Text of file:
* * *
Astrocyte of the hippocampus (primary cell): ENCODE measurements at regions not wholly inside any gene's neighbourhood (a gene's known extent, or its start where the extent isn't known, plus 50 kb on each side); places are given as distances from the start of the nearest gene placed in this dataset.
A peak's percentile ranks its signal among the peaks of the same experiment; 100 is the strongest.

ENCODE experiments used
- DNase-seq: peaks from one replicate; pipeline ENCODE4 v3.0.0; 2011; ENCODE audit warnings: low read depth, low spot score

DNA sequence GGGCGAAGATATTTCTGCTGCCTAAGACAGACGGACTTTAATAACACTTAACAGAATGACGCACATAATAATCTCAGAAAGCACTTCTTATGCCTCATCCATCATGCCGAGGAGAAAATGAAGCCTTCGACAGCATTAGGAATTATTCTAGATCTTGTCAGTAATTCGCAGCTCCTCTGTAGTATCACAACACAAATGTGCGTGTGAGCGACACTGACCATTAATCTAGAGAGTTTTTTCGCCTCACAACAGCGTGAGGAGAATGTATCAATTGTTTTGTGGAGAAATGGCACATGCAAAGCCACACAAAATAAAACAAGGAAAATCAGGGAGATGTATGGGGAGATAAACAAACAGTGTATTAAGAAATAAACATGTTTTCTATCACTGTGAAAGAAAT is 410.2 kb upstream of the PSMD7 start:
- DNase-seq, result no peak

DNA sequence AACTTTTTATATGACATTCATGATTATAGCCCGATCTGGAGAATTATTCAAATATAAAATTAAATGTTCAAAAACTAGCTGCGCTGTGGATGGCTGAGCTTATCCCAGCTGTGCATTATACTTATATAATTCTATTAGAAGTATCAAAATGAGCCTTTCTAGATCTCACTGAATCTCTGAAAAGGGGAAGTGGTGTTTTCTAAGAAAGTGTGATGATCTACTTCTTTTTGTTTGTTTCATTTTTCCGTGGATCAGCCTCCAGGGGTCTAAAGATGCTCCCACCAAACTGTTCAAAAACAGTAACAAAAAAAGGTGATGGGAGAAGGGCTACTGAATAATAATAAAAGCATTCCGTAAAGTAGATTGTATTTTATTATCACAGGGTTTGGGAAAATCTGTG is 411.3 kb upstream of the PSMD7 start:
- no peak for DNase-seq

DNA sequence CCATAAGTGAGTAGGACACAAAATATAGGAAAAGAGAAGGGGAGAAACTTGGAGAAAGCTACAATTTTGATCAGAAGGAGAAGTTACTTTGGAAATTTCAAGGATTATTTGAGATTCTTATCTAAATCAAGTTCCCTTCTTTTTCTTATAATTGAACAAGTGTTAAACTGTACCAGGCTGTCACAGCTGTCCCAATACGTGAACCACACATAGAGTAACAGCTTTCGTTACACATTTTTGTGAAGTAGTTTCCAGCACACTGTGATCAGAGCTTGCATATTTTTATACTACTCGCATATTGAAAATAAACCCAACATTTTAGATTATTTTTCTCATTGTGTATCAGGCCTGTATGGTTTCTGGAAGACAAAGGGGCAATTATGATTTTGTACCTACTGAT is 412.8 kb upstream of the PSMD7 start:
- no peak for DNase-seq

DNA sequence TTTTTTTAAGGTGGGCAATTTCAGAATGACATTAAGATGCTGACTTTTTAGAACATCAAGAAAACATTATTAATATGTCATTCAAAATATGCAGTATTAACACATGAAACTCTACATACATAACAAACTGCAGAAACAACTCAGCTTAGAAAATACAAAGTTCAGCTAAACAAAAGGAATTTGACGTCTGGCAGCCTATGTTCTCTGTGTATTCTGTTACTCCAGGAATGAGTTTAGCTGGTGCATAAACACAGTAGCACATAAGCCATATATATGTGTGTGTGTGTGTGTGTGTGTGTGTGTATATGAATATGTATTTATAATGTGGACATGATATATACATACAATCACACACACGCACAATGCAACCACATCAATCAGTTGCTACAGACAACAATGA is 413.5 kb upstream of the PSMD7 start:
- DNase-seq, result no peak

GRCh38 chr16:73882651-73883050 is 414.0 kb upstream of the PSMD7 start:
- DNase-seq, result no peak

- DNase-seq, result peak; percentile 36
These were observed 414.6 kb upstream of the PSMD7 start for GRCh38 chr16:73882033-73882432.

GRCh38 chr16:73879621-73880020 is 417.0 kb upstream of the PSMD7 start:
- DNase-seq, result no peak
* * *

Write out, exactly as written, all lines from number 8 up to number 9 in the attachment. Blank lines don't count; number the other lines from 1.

- no peak for DNase-seq

DNA sequence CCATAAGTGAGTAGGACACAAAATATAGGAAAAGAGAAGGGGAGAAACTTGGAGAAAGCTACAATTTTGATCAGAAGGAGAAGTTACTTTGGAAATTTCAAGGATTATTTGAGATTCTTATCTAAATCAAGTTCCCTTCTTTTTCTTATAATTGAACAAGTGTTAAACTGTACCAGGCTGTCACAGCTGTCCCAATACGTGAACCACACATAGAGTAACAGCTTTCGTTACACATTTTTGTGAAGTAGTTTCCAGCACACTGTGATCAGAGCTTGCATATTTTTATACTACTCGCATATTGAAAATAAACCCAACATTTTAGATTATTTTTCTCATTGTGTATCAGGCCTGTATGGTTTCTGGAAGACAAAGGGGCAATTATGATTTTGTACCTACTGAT is 412.8 kb upstream of the PSMD7 start: